“People need heroes, wrestlers, champions of their own who can be admired,” reflects Brazilian photographer Luisa Dörr, who spent ten days in El Alto, Bolivia, with a unique group of female wrestlers known as the Flying Cholitas. Recognizable by their colorful and elegant attire of multilayered skirts, embroidered shawls, and precarious bowler hats, cholitas emerged at the turn of the millennium—an expression of the indigenous renaissance taking hold in the Americas.
Dörr, who likens them to Hollywood superheroes capable of flying, first encountered the wrestlers while her husband was working with local architect Freddy Mamani. She recalls attending Sunday matches at the community’s multifunctional center: “It's been a long time since I stopped liking the men's fights. They're the same as ever, but the Cholitas are the ones that save the show. The younger audience members identify with the good heroines, while the older ones prefer the rougher ones,” she says.
The Cholitas train twice a week and watch YouTube videos of Lucha Mexicana to improve their techniques and tricks. “The fight, more than anything, is a constant update of maneuvers. It's like riding a bicycle; if you learn to walk, you never forget. But if you want do tricks, you need to practice. The fight is the same. An eternal learning," explains Claudina, whose father, brother, and sister also wrestle.
And the better they get, the more they can assert their presence in a field dominated by men. At times, both genders are even pinned against one another. "When a woman fights 100 percent, men want to fight 1,000 percent. They do not accept that they are overcome. In our companions, there are also some anti-Cholas,” says Mary Llanos Saenz, known as Juanita La Cariñosa in the ring, who’s been fighting for almost 20 years. “In the beginning, we were not allowed to enter the men's room. We used to change in the stands and wait outside. That's why we created the Association of Fighting Cholitas. There, men do not get involved.”
Monica, a friend and social worker in the community, was Dörr’s way in. “[The Cholitas] don’t really care about journalists and fancy magazines,” Dörr remarks. “Many of them were not interested with wasting time with a photographer on a story they will not ever read.” Their attitude toward media is at least partly fueled by the fact that the cholitas have much more urgent concerns than becoming famous. For centuries, they’ve also been fighting outside the ring to protect the well-being of their community.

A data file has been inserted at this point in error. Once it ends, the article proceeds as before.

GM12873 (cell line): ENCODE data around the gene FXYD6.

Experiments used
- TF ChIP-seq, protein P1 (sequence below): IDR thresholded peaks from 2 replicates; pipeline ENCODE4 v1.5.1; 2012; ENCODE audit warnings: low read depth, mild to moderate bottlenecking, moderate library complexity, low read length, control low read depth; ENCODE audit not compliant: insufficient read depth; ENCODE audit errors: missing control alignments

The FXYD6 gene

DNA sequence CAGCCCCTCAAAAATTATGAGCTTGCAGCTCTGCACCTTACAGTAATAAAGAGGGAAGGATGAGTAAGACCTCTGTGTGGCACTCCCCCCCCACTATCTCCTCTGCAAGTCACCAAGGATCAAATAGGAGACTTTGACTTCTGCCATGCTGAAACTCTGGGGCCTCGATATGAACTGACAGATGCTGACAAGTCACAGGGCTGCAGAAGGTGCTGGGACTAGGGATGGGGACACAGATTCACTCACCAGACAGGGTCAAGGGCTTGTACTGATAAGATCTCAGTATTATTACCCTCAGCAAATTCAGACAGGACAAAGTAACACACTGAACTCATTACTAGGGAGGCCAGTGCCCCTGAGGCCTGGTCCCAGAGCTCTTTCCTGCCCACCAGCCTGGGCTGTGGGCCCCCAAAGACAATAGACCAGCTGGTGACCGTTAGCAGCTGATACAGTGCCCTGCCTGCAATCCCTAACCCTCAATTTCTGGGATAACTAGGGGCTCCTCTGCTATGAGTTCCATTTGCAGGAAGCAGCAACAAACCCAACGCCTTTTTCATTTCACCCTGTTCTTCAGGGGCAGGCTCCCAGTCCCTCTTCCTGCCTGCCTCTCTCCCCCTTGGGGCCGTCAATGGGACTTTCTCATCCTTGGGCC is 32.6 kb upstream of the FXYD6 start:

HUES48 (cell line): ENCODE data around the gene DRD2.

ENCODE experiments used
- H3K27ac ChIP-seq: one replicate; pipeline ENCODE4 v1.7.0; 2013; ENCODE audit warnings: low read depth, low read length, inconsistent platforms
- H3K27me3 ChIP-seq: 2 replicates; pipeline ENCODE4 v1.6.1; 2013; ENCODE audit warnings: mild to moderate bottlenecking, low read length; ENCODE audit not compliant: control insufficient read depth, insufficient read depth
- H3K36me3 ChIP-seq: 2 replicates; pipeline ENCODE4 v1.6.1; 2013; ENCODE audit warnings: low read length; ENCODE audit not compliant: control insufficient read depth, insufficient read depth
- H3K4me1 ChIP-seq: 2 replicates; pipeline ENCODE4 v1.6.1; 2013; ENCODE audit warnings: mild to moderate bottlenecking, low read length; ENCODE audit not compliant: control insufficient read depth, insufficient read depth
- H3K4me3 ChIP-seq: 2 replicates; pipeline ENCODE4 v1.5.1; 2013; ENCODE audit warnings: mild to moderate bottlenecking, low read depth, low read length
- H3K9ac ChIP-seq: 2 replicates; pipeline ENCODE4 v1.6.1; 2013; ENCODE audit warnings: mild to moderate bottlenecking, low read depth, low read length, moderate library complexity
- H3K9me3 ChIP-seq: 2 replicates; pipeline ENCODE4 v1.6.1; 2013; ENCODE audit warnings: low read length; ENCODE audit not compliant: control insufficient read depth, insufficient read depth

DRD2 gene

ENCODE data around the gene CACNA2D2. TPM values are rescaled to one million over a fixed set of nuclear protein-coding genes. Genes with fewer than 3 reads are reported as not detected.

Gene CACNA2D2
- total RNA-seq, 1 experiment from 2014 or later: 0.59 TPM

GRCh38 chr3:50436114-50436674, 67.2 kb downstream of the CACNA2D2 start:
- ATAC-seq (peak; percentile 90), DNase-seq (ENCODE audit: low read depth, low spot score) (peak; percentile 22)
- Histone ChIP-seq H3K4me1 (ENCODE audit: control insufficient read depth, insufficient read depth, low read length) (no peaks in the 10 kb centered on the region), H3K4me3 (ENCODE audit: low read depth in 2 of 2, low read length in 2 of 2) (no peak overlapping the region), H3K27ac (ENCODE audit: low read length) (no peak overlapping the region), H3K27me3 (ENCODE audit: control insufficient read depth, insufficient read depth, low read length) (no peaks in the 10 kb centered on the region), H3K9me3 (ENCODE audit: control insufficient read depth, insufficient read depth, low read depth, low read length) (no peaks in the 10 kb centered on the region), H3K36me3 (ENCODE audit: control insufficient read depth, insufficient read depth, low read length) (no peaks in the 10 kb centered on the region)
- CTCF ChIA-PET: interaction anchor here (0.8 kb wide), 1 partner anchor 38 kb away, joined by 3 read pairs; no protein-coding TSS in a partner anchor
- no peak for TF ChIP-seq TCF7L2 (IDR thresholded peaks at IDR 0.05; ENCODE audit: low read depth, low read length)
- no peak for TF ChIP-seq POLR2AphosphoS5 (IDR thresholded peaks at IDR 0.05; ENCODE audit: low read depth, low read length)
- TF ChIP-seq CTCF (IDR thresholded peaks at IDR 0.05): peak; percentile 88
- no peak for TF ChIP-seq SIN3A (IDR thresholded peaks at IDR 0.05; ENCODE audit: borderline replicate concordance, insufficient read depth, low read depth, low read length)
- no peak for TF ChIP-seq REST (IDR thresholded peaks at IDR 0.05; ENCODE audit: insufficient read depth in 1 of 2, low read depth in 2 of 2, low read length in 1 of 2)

Most cholita wrestlers are Aymara, an indigenous nation residing in the high plains of South America. The group has faced ethnic oppression and exploitation since the Spanish colonization of the region. Referred to pejoratively as “cholo” or “chola” at the time, they were forced to perform menial tasks for aristocrats; required to adopt European customs; refused entry to restaurants, public transportation, and certain wealthy neighborhoods; and denied the opportunity to vote, own land, and learn to read.
Resilient, the community organized, leading several successful movements over many decades, the latest of which was the ousting of President Gonzalo Sanchez de Lozada—currently facing charges for extrajudicial killings—and the election of an Aymara politician, Evo Morales, to the country’s highest office. In the process, they’ve reclaimed the once-pejorative name and style of dress, turning both into symbols of pride.
“When El Alto gets angry with the state, because they have neglected their schools, their health centers, or their markets, or because of the absence of security in the neighborhoods, it is the women who go out and demonstrate,” explains Dörr. “And therein lies the essence, the reason why people enjoy watching and admiring the Cholitas fight, because it is the dramatization of the Chola Aymara woman from El Alto.”